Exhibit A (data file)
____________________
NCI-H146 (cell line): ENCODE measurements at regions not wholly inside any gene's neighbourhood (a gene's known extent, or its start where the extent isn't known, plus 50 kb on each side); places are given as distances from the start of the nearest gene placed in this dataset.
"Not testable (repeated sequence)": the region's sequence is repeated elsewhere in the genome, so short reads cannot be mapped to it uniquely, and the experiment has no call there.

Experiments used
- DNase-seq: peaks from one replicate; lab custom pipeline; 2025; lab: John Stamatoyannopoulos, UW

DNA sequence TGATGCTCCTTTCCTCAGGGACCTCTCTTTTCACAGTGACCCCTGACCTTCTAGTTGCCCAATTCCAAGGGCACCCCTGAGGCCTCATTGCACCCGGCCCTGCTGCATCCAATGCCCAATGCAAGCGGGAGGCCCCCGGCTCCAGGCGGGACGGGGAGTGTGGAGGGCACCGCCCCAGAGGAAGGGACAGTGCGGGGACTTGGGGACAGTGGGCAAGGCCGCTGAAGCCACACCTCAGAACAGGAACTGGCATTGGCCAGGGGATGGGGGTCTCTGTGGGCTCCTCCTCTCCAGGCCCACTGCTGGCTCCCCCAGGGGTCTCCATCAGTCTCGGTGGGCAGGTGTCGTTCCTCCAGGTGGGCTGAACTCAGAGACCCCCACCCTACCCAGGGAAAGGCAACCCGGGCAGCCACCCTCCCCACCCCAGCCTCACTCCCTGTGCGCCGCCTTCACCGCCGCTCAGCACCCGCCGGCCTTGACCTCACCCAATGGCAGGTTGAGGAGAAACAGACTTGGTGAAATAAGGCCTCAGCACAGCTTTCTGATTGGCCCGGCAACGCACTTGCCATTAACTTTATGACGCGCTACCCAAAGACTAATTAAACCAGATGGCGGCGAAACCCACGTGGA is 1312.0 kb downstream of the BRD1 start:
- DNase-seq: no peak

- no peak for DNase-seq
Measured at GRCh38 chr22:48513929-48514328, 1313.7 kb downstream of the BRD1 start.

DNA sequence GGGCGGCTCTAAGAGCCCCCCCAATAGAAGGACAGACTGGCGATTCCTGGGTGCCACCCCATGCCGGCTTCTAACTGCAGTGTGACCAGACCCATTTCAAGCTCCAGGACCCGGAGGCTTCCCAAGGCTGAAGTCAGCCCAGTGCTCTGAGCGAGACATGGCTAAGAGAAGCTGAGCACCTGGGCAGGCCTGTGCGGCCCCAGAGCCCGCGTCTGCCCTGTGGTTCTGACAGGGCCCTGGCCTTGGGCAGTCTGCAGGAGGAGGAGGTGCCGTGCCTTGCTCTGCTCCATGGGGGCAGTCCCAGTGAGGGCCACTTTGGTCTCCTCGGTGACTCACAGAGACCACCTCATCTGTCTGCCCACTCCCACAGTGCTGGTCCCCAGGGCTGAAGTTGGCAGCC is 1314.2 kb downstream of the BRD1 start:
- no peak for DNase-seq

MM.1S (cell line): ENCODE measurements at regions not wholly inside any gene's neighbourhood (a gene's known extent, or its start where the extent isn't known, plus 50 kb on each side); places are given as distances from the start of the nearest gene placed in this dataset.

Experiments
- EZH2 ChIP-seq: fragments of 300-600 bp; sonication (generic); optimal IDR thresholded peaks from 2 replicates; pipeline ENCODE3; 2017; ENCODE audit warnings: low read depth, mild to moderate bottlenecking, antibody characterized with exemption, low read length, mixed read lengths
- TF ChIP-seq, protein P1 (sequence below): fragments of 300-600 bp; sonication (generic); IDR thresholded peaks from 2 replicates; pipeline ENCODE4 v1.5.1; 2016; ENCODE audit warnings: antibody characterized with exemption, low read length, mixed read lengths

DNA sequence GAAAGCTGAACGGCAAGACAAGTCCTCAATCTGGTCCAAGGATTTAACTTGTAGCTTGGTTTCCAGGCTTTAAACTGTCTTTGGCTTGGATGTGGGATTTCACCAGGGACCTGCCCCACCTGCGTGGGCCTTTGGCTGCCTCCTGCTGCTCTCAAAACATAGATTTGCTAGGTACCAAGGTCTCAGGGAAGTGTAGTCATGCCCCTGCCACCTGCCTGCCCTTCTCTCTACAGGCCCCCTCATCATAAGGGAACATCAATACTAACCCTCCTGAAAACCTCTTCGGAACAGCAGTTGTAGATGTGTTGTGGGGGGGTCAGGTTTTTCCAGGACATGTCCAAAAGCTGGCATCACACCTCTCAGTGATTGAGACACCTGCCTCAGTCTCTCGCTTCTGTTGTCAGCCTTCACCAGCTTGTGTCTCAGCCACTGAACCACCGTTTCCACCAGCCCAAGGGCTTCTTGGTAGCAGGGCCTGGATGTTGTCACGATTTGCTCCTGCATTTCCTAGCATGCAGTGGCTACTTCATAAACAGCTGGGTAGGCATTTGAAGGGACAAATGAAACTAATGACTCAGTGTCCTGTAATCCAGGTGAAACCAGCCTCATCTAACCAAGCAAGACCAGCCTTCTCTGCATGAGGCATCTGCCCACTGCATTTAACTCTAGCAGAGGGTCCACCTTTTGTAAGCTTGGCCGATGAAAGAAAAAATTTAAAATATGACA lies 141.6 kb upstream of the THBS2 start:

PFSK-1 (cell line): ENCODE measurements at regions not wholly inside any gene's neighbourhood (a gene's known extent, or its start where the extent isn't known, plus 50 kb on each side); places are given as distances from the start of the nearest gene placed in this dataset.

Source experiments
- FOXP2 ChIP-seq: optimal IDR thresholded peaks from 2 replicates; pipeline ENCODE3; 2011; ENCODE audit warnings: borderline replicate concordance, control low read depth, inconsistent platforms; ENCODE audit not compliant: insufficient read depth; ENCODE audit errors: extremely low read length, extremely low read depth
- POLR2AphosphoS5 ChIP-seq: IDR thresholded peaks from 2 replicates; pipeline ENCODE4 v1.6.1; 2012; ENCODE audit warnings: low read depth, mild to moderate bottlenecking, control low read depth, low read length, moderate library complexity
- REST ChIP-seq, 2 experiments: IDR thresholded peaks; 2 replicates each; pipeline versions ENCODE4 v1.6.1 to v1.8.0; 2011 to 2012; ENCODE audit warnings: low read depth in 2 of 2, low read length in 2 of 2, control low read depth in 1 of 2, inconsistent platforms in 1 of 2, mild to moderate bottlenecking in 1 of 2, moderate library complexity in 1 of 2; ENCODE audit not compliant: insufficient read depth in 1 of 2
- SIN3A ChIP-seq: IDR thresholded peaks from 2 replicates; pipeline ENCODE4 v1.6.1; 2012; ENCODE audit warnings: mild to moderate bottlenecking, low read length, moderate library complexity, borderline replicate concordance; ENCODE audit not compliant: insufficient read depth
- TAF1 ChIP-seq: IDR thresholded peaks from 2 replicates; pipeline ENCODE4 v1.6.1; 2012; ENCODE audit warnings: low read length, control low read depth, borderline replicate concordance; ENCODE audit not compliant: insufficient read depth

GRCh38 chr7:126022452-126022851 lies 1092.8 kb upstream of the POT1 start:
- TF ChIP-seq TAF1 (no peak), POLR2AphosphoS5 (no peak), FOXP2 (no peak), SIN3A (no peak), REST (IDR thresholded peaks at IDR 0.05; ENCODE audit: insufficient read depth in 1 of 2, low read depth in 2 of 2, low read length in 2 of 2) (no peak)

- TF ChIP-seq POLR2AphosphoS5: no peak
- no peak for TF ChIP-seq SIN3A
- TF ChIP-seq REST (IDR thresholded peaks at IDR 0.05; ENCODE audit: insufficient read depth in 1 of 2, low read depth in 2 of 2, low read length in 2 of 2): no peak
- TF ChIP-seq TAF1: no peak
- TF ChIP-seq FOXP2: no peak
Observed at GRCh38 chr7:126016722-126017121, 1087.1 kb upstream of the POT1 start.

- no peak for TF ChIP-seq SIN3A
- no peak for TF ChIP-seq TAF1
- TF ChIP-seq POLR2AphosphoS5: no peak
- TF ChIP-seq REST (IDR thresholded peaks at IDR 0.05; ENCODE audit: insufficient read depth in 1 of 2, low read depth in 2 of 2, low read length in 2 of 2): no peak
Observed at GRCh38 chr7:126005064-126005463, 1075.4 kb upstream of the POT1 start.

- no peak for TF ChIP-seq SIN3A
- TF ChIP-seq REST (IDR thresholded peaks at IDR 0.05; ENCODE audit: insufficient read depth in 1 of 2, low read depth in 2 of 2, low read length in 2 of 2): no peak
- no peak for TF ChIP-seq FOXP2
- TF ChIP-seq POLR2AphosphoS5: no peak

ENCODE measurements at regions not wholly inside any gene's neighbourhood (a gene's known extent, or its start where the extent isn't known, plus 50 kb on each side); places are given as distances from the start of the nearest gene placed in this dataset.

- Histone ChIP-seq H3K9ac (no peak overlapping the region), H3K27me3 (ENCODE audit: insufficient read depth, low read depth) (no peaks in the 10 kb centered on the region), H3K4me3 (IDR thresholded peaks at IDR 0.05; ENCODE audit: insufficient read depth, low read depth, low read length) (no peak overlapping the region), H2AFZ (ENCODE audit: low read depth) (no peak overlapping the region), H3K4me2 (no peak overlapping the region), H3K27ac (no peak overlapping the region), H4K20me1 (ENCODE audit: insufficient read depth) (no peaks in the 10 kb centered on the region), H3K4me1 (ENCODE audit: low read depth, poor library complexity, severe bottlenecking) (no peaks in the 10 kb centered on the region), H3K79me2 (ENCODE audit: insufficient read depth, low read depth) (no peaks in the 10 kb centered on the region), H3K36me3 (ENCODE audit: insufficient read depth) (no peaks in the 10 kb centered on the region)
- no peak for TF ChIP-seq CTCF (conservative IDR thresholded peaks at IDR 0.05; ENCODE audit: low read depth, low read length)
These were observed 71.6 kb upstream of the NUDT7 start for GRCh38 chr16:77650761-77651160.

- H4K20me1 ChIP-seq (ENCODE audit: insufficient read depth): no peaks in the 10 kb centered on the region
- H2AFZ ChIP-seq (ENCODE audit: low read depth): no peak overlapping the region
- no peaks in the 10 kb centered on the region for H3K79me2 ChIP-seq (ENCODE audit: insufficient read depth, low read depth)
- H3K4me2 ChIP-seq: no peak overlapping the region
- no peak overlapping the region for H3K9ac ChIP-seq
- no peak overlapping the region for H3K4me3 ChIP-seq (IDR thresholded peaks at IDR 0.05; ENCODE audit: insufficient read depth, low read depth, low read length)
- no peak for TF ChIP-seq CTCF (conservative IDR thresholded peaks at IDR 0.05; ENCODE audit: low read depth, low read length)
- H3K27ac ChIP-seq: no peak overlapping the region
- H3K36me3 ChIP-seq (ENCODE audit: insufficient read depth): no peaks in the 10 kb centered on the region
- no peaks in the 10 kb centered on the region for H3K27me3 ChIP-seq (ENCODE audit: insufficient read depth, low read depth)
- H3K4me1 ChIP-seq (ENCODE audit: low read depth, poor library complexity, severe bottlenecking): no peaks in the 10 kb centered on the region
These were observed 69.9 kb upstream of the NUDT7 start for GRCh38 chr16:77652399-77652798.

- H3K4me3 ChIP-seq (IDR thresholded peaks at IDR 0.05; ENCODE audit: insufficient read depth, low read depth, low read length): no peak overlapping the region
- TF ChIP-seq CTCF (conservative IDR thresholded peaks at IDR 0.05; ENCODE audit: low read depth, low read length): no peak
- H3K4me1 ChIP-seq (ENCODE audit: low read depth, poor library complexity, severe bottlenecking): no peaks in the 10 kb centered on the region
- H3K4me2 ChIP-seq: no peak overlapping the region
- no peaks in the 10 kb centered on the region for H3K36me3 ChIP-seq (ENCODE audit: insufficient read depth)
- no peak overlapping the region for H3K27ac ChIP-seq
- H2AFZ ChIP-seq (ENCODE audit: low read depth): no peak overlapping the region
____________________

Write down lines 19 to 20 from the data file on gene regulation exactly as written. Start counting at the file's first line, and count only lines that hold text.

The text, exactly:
- POLR2AphosphoS5 ChIP-seq: IDR thresholded peaks from 2 replicates; pipeline ENCODE4 v1.6.1; 2012; ENCODE audit warnings: low read depth, mild to moderate bottlenecking, control low read depth, low read length, moderate library complexity
- REST ChIP-seq, 2 experiments: IDR thresholded peaks; 2 replicates each; pipeline versions ENCODE4 v1.6.1 to v1.8.0; 2011 to 2012; ENCODE audit warnings: low read depth in 2 of 2, low read length in 2 of 2, control low read depth in 1 of 2, inconsistent platforms in 1 of 2, mild to moderate bottlenecking in 1 of 2, moderate library complexity in 1 of 2; ENCODE audit not compliant: insufficient read depth in 1 of 2